An FBI agent testified today in the espionage trial of former Navy communications specialist Jerry Alfred Whitworth that notes on Navy operation plans for the Western Pacific, Sea of Japan and a 1982 intrusion into Vietnamese waters were found in the home of Whitworth's chief accuser, admitted spy John Anthony Walker Jr.

The government has said in previous testimony that Whitworth had access to such classified documents. The government charges that Whitworth supplied the information to Walker.

The indictment in the case claims that Whitworth met in San Leandro, Calif., with Walker in June 1983 to deliver classified information. A brown envelope containing the operation plan for fleet exercises in the Pacific was dated June 4, 1983, according to FBI agent Phillip Butler.

Among a large number of documents made public today were notes and diagrams of some cryptographic machines used for decoding and encoding Navy communications.

Whitworth is charged with passing key cards and keylists used to set the codes within the machines on a daily basis.

Also among the documents was a letter allegedly written to Walker by Whitworth in 1975 from Diego Garcia, a communications station in the Indian Ocean.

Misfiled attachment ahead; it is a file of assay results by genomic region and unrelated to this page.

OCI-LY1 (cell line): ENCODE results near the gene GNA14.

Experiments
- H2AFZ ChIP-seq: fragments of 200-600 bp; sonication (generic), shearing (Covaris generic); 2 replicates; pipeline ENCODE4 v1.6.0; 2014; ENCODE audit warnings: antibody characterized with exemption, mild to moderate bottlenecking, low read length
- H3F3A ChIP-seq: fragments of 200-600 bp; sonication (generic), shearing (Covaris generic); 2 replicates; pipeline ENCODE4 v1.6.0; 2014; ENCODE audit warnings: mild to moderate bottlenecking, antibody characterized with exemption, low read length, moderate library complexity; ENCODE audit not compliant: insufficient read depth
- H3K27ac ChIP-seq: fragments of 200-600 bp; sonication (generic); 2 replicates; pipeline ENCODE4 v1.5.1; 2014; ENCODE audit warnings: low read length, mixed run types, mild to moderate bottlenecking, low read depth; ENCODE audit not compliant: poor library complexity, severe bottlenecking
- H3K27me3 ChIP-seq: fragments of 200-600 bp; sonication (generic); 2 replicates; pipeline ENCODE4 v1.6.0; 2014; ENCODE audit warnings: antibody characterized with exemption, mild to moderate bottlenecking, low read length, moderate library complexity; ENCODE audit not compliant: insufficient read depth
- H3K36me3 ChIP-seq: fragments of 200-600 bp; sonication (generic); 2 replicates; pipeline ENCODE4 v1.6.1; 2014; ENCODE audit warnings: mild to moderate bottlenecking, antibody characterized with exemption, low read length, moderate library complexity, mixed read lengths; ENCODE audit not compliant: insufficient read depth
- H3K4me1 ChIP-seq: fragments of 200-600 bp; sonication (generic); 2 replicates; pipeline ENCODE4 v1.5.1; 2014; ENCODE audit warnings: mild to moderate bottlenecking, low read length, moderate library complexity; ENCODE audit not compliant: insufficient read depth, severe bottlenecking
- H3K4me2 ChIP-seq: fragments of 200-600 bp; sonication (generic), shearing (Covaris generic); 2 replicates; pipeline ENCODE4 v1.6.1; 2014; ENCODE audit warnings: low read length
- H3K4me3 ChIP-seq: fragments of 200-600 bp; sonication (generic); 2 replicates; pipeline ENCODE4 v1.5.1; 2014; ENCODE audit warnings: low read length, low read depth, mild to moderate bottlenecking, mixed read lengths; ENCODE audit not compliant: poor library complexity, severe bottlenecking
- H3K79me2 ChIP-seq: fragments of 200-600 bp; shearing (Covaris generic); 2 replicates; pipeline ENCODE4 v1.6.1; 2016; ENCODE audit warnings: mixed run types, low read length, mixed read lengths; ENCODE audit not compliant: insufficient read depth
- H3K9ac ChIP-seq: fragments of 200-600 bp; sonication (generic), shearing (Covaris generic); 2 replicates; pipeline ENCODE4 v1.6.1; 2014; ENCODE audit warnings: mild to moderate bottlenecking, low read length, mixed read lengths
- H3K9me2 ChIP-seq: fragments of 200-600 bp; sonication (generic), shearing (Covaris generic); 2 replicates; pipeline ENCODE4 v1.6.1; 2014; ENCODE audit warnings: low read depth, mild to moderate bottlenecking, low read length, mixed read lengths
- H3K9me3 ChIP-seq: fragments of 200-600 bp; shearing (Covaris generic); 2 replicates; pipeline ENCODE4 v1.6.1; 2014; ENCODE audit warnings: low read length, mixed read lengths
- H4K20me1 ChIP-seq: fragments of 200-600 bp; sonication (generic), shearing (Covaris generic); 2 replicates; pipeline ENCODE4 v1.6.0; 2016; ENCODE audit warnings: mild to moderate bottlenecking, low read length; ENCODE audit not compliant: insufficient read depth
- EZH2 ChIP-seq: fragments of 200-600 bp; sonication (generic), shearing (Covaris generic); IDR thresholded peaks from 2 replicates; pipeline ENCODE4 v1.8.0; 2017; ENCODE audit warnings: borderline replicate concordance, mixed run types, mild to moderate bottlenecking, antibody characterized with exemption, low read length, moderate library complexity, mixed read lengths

The letter reads, "I finally made my first dive but the future is problematic . . . . Man, most of the things are so dated."

The government claims this was a cryptic message about Whitworth's collection of classified data; the defense claims it was a reference to scuba diving.

Some of the handwritten notes shown to jurors suggested that Walker was planning to expand his spy ring, which included his son Michael and his brother Arthur.

"I plan to make myself known to a larger regiment of government and civilian organizations to see what's out there. For example, the CIA," said one notation.

Also yesterday, Judge John P. Vukasin Jr. ruled that defense lawyers may question Walker about a cache of weapons, including canes with concealed guns and knives, found at his home. John Walker is expected to testify next week.

Whitworth, 46, who served as radioman aboard two aircraft carriers, is accused of passing Navy cryptographic secrets to the Soviets through Walker's spy ring for nine years and receiving $332,000.

The prosecution alleges that Walker recruited Whitworth as a spy, but Whitworth says he is innocent and is being used by Walker as part of a plea bargain. Walker pleaded guilty to espionage charges last October in exchange for more lenient treatment for his son, who also pleaded guilty to espionage.